BREAKING: King County Jail System to Begin COVID Surveillance Testing on Incarcerated Adults

by Carolyn Bick

The King County Jail system will begin surveillance testing of its incarcerated adult population starting as soon as tomorrow, Jan. 13, according to an internal Jan. 12 email shared with the Emerald

The email says that the Department of Adult and Juvenile Detention (DAJD) and Jail Health Services (JHS) came to this decision following what it calls “the recent uptick in COVID-positive cases,” ostensibly referring to the two COVID-19 outbreaks in the exact same unit in December 2020 and just last week, the news of which the Emerald broke in both cases.

The email says that the surveillance testing program will begin with what it calls its “inmate-worker” populations at both the King County Jail and the Maleng Regional Justice Center (MRJC) in Kent. The “inmate-worker” unit in the King County Jail is the unit in which the two outbreaks referenced above occurred. 

The testing program will start at the King County Jail tomorrow and the MRJC on Jan. 14. The initial plan, the email says, is to conduct weekly testing at each site, but that staff “will use these initial testing sessions as an opportunity to inform future tests and frequency.” The email does not indicate whether this means of testing will be scaled up or down based on this single week’s worth of one-time testing at both sites.

The email credits King County Executive Dow Constantine with “support” for the formation of the new COVID-19 surveillance testing team, which consists in part of two new certified nursing assistants and one of what the email calls an “administrative specialist II” for support. The email says that DAJD “is in the process of assigning one corrections officer to support the team,” too.

The email also addresses routine testing for jail staff, too, saying that “[w]e are continuing to focus internally on inmate testing, since our testing programs are the only access to testing that inmates have while they are under our care. All staff have access to testing at any time through Public Health.”

The email closes by asking that King County employees “[p]lease be patient as this team comes on board and as processes for this testing are trialled.”

“Since this is a new endeavor, we anticipate we will learn a lot in the early days and will adjust accordingly, as we always strive toward continuous improvement.”

Between the December outbreak and the January outbreak, nothing in the King County Jail’s cleaning routine appears to have changed, as noted in an Emerald story last week. In that same story, at that time, neither Constantine nor Public Health – Seattle & King County (PHSKC) Dir. Patty Hayes committed to or talked about any new initiatives to try to ensure against yet another COVID-19 outbreak amongst the jail’s incarcerated population.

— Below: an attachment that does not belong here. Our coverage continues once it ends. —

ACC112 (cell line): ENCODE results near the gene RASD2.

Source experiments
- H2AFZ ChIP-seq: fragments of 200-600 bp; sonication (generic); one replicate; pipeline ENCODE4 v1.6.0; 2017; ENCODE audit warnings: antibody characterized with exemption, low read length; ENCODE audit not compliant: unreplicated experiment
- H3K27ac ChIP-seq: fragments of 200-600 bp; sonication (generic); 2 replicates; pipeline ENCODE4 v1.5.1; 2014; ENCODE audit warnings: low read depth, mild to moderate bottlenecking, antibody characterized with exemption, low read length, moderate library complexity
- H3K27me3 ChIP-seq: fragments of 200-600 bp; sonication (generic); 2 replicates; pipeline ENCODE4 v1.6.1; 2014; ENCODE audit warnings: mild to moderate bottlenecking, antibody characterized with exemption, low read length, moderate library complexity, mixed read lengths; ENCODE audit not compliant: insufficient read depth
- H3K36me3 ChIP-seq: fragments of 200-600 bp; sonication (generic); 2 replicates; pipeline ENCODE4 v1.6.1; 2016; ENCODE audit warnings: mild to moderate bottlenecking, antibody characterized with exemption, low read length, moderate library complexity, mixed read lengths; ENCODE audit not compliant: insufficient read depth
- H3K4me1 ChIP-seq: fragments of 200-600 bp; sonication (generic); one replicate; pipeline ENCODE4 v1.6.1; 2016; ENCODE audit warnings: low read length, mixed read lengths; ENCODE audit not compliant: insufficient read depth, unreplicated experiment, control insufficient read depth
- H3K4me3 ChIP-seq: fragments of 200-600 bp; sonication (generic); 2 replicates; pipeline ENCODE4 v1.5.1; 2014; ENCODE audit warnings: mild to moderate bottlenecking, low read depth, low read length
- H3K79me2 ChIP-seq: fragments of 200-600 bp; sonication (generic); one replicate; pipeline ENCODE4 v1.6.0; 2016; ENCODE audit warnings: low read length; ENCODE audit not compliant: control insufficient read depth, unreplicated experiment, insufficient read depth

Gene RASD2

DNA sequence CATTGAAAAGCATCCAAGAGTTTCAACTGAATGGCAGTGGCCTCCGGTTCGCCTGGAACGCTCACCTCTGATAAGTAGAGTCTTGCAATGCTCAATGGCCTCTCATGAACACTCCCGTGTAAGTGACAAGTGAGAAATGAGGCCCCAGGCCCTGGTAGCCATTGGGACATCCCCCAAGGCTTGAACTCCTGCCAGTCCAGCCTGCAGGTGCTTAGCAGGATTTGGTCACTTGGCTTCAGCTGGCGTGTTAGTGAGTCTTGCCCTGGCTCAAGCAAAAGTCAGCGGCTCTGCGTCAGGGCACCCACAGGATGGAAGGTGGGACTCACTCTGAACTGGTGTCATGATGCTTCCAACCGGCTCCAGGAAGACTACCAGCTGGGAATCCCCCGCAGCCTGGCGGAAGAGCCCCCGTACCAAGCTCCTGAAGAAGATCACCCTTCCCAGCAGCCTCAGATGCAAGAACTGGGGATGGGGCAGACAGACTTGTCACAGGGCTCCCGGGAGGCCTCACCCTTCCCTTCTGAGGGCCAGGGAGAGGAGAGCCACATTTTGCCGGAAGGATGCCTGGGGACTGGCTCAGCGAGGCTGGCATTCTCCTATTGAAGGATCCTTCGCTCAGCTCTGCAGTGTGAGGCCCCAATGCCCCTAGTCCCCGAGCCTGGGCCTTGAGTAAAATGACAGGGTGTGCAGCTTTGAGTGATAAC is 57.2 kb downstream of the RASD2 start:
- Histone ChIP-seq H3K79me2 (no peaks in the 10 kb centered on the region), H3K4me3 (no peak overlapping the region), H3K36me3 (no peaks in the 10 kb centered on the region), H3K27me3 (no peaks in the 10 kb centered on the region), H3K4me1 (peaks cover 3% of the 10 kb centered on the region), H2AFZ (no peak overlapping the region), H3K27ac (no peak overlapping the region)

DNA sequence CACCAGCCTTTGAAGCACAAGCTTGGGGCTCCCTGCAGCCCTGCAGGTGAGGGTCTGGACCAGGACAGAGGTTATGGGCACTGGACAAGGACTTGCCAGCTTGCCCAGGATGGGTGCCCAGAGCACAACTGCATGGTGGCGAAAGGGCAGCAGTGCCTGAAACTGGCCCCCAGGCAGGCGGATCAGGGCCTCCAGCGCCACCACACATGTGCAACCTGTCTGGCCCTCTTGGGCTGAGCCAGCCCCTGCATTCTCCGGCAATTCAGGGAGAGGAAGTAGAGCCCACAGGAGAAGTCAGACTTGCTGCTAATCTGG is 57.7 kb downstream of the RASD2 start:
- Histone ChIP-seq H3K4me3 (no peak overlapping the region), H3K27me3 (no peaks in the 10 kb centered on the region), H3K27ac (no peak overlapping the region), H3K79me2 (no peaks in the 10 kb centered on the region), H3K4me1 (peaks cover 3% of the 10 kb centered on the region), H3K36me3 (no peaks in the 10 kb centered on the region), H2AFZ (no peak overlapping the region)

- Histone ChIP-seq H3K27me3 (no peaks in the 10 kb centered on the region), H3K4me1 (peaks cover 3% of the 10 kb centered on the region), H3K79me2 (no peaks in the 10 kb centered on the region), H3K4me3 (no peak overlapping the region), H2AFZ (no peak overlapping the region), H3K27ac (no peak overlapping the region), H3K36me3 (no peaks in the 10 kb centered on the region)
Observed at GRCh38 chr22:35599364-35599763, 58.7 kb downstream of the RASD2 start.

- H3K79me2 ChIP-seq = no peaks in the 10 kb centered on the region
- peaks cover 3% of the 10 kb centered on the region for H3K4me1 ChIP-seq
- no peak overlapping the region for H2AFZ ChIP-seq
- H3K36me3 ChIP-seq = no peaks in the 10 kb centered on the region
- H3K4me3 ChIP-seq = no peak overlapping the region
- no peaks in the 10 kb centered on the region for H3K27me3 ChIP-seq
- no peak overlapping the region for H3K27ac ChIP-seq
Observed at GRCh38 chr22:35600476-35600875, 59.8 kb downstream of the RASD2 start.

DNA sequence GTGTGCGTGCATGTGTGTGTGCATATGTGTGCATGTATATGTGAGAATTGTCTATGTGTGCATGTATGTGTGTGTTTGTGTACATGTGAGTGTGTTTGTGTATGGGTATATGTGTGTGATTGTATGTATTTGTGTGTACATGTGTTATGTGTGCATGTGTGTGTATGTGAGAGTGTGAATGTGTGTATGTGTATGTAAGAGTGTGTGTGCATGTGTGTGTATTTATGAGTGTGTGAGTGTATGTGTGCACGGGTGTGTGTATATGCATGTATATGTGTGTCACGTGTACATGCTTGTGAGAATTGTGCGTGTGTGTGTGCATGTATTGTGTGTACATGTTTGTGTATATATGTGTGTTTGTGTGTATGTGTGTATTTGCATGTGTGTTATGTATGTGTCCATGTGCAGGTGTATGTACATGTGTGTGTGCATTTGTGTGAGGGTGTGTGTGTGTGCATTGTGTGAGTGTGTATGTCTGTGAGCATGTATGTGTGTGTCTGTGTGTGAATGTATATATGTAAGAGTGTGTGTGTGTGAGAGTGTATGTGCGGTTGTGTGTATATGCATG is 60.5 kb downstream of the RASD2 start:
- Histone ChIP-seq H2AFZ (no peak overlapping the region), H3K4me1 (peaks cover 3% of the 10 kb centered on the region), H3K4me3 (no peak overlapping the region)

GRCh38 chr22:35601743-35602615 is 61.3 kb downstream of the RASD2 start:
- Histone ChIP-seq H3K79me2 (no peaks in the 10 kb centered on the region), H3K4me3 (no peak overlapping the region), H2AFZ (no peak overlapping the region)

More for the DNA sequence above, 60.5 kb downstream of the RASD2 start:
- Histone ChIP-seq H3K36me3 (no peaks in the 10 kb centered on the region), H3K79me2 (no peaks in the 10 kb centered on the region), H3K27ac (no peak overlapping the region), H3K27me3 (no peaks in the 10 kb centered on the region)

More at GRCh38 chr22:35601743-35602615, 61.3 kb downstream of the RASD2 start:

In a Jan. 14 email to the Emerald, DAJD Communications Specialist Noah Haglund said that formal planning for the surveillance testing began this past December, following the 16-person outbreak in the inmate-worker unit. He said that the “uptick” in cases noted in the email is “related to the testing trends we have seen over the past couple of months and is reflective of the testing trends seen in the community.  It includes the in-custody positive screenings that you noted as well as positive screenings on new bookings.”

However, it does not appear the King County Jail system has been performing regular testing. While Haglund said that Jail Health Services has been testing since March 2020, he did not say that this testing was regular, despite the Emerald asking about regular testing.

“Jail Health Services (JHS) has been performing COVID testing in the jails since March of 2020. In August 2020, JHS started rapid screening new arrivals for COVID-19 at MRJC booking and these screenings were expanded to all new arrivals to jail (including KCCF) in September,” Haglund said. “The program was deployed after testing supplies became available and procedures/resources could be put in place to implement it.”

Haglund said it is difficult to estimate the number of people incarcerated in the inmate-worker unit at any one time, since that number is constantly changing. On Tuesday, Jan. 12, 2021, there were 18 people incarcerated at the King County Jail’s inmate-worker unit, and 97 at MRJC.

“Individuals continually enter and leave this pool of inmate-workers. Anyone classified as “vulnerable” to COVID-19 cannot serve as an inmate-worker. If a person hits either age or condition criteria for vulnerable status, they are ineligible to serve as an inmate-worker. The current age criterion for vulnerable status is age 60 or older,” Haglund said.

In the summer, after they were arrested by Seattle Police Department (SPD) officers, several protestors recounted alleged abuse, while in custody of both the SPD and while incarcerated at the King County Jail. Included in these allegations were that officers tore off masks, and would not replace them with clean ones. These allegations were reported across multiple outlets, in addition to the Emerald.

Carolyn Bick is a journalist and photographer based in South Seattle. You may reach them here, and can check out their work here and here.

Featured image from Pixabay under Creative Commons license.

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